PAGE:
So, are over-the-counter hearing aids any good at all? Well, yes–in certain cases. An OTC hearing aid may work best for you if:

  • If you’re never going to get your hearing checked. (You absolutely should. But we also acknowledge that some people just never will.) An OTC hearing aid is generally better than no hearing aid at all.
  • You have very simple or early-stage hearing loss. These devices are great for very mild or moderate hearing loss.
  • You’ve checked with your hearing specialist–and they recommend using an OTC hearing aid. (Hopefully your hearing specialist will even recommend which style or type–and what settings will work best.)
  • You want a spare pair to use for emergencies.

Usually, OTC hearing aids are sold with certain presets already in place. Some devices are good for low-frequency hearing loss; others might be good for high-frequency hearing loss. (This is why it’s good to know more about your own hearing loss before you purchase any hearing aid–OTC or not).

When OTC hearing aids are not a good fit

So, what are the disadvantages of over-the-counter hearing aids? Are there side effects of over the counter hearing aids?

Well, let’s just say that OTC hearing aids aren’t a good fit for everyone in every situation (just like generic ice cream). In general, OTC hearing aid may not be the right solution for you if:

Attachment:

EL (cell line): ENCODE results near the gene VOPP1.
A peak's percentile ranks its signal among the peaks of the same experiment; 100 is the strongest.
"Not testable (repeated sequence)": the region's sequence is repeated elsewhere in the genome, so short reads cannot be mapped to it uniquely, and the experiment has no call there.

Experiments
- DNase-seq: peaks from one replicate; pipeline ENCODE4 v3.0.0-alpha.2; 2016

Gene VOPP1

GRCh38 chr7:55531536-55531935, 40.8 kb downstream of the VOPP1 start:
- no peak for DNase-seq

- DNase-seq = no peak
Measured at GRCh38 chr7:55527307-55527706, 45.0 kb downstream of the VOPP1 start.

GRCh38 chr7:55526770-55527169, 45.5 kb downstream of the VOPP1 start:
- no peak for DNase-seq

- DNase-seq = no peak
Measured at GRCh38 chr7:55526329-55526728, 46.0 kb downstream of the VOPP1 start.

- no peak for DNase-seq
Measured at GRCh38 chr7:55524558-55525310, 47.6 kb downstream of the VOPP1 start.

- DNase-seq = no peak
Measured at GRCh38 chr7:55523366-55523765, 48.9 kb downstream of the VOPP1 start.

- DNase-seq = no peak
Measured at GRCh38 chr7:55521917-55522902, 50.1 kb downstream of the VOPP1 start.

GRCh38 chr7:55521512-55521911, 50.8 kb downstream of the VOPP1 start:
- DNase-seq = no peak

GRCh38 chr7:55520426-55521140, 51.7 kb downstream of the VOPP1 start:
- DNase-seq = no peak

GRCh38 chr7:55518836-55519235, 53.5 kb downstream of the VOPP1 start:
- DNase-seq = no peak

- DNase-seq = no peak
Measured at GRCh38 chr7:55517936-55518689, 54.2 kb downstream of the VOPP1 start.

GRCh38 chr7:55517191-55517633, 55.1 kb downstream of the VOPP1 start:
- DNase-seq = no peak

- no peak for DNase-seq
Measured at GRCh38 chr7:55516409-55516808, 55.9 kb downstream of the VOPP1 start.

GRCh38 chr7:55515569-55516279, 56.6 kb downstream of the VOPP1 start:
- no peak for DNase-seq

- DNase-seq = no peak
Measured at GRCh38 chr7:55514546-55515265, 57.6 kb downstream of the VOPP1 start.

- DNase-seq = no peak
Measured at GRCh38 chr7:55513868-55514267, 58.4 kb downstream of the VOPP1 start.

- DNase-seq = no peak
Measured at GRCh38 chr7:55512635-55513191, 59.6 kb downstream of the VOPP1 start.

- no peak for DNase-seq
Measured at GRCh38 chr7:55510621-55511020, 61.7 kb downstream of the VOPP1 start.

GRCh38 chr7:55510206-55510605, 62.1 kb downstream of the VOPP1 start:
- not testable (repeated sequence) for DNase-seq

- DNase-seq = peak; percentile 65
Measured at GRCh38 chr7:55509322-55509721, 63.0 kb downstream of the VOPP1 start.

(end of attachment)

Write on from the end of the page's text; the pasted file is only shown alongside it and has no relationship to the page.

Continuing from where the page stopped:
• You’re only interested in OTC hearing aids because of perceived cost savings. First, OTC hearing aids are often nearly as expensive as their prescription-only counterparts.
  • Second, a less expensive hearing aid that does not adequately treat your hearing loss probably isn’t worth the money you paid for it.
  • You don’t know exactly which hearing aid to purchase: For some people with hearing loss, the wrong hearing aids can actually damage your ears. (It’s like the equivalent of wearing really loud earbuds.)
  • You need to hear in complex or noisy environments. Most prescription hearing aids can be customized depending on what you need to hear and where you need to hear it.
  • You have more profound hearing loss. While OTC hearing aids can be good for mild and moderate hearing loss, severe hearing loss will need something more powerful and more refined.
  • Your hearing aids don’t fit well. Sometimes, you may need something with a custom fit–which is only possible with a prescription hearing aid.

What are the risks of over-the-counter hearing aids? In general, if you aren’t a good fit for OTC hearing aids, you could be throwing some money away or make your hearing loss worse.

See a hearing specialist either way

OTC hearing aids are a good fit for some people and prescription hearing aids a good fit for others. But either way, seeing a hearing specialist can help make your hearing aids work better.

That’s because knowing more about your hearing loss will help you find a better treatment. Your hearing specialist can help guide you toward the best hearing aid for your symptoms, whether it’s OTC or prescription.

In the same way, your hearing specialist can help you better adapt to a new pair of hearing aids–and get the most out of the technology.

In that way, you can think of hearing specialists as kind of like chocolate sauce: no matter what kind of ice cream you’re eating, chocolate sauce makes it way, way better.

If you think you have hearing loss and want to see if OTC hearing aids are right for you, get your hearing checked by a hearing professional.

Find one here.

Want more information?